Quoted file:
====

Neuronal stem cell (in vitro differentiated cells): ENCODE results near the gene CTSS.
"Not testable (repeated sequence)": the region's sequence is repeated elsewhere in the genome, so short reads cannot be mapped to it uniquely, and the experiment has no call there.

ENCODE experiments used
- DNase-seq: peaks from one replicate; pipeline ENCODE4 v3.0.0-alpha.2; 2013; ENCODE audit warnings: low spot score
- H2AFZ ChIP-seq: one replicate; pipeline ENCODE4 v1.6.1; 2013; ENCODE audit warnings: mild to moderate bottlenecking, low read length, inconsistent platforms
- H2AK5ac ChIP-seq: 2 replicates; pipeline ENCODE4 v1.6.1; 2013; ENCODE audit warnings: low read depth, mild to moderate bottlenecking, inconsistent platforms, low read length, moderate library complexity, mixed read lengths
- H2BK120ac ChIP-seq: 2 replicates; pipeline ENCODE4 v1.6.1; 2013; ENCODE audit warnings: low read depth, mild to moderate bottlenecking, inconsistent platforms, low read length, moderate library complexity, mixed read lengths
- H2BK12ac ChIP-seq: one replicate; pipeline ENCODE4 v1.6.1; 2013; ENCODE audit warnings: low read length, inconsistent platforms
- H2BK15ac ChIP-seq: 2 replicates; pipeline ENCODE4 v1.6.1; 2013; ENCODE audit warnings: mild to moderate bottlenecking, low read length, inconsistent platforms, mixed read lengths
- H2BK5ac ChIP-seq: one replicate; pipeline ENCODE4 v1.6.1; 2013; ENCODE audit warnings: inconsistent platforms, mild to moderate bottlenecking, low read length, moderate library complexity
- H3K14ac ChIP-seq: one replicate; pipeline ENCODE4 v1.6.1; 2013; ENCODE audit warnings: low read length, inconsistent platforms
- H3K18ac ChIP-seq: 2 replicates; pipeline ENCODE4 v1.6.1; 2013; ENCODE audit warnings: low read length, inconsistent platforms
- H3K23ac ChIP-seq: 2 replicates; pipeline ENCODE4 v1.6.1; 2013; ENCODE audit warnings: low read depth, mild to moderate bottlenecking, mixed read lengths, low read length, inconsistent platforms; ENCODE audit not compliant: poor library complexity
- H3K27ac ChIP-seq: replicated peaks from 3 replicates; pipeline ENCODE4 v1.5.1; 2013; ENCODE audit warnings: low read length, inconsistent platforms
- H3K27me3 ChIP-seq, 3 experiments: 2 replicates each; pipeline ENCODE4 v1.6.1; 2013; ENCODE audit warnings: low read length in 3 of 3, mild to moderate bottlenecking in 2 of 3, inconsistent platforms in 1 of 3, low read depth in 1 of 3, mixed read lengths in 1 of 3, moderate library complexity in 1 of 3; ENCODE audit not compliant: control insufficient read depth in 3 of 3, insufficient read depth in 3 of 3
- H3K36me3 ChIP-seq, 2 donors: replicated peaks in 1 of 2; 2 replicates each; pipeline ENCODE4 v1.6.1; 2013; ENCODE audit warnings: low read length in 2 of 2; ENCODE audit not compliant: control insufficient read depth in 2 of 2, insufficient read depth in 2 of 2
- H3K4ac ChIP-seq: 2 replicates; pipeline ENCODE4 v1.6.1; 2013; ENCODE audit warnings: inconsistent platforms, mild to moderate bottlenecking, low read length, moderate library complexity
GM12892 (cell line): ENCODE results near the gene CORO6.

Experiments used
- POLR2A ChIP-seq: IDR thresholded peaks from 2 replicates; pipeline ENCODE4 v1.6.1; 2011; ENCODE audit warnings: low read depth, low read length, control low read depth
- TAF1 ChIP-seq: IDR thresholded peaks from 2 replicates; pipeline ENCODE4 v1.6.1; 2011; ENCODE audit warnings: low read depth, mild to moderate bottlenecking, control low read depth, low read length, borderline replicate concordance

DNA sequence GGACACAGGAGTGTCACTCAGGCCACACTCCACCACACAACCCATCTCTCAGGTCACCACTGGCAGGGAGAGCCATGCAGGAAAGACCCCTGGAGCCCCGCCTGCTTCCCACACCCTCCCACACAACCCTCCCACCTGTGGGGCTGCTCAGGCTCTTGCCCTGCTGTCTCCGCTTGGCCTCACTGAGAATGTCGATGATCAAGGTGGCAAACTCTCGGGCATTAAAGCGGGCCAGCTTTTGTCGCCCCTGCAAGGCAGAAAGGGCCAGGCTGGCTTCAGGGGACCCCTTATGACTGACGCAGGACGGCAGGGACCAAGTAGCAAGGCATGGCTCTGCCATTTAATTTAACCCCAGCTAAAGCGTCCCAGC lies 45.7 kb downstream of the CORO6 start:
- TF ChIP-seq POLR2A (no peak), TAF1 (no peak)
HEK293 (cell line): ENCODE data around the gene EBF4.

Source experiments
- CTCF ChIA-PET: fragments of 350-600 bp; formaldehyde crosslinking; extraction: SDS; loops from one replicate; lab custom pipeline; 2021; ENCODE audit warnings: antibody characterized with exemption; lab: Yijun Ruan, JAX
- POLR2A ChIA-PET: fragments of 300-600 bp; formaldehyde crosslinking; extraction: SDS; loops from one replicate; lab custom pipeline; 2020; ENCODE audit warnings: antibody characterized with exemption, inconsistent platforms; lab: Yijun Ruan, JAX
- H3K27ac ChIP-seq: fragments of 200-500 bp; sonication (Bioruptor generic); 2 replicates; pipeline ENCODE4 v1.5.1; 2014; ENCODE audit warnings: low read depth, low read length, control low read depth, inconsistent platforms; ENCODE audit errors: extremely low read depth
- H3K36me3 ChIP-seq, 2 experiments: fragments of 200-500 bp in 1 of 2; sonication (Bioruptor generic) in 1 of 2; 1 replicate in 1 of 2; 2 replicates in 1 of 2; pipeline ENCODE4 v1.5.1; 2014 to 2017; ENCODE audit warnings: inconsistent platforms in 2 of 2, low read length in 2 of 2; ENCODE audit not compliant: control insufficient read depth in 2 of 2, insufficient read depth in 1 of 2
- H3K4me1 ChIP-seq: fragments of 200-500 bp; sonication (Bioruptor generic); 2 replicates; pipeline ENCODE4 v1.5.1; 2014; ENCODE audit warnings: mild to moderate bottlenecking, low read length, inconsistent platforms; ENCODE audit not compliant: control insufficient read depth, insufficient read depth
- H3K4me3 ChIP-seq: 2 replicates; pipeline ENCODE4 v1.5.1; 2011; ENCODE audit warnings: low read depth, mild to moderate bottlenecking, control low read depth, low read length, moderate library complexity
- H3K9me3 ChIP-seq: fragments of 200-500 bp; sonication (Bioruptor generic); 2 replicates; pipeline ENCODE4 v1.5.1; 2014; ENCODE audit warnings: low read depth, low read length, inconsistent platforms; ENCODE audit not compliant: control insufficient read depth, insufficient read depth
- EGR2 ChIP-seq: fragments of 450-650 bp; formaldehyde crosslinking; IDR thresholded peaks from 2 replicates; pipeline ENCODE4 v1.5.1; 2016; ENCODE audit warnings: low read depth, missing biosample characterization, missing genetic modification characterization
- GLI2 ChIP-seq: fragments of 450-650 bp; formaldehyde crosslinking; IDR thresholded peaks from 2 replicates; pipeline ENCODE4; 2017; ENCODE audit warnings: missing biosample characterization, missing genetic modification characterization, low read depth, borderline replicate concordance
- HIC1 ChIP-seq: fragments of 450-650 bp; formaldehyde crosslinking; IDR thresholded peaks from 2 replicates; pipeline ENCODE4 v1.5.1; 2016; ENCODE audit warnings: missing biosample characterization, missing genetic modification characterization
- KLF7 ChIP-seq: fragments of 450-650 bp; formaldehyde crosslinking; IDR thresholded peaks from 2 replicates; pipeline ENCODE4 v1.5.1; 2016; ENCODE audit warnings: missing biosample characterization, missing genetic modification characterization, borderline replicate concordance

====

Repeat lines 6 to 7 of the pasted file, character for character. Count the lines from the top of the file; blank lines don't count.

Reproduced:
- H2AK5ac ChIP-seq: 2 replicates; pipeline ENCODE4 v1.6.1; 2013; ENCODE audit warnings: low read depth, mild to moderate bottlenecking, inconsistent platforms, low read length, moderate library complexity, mixed read lengths
- H2BK120ac ChIP-seq: 2 replicates; pipeline ENCODE4 v1.6.1; 2013; ENCODE audit warnings: low read depth, mild to moderate bottlenecking, inconsistent platforms, low read length, moderate library complexity, mixed read lengths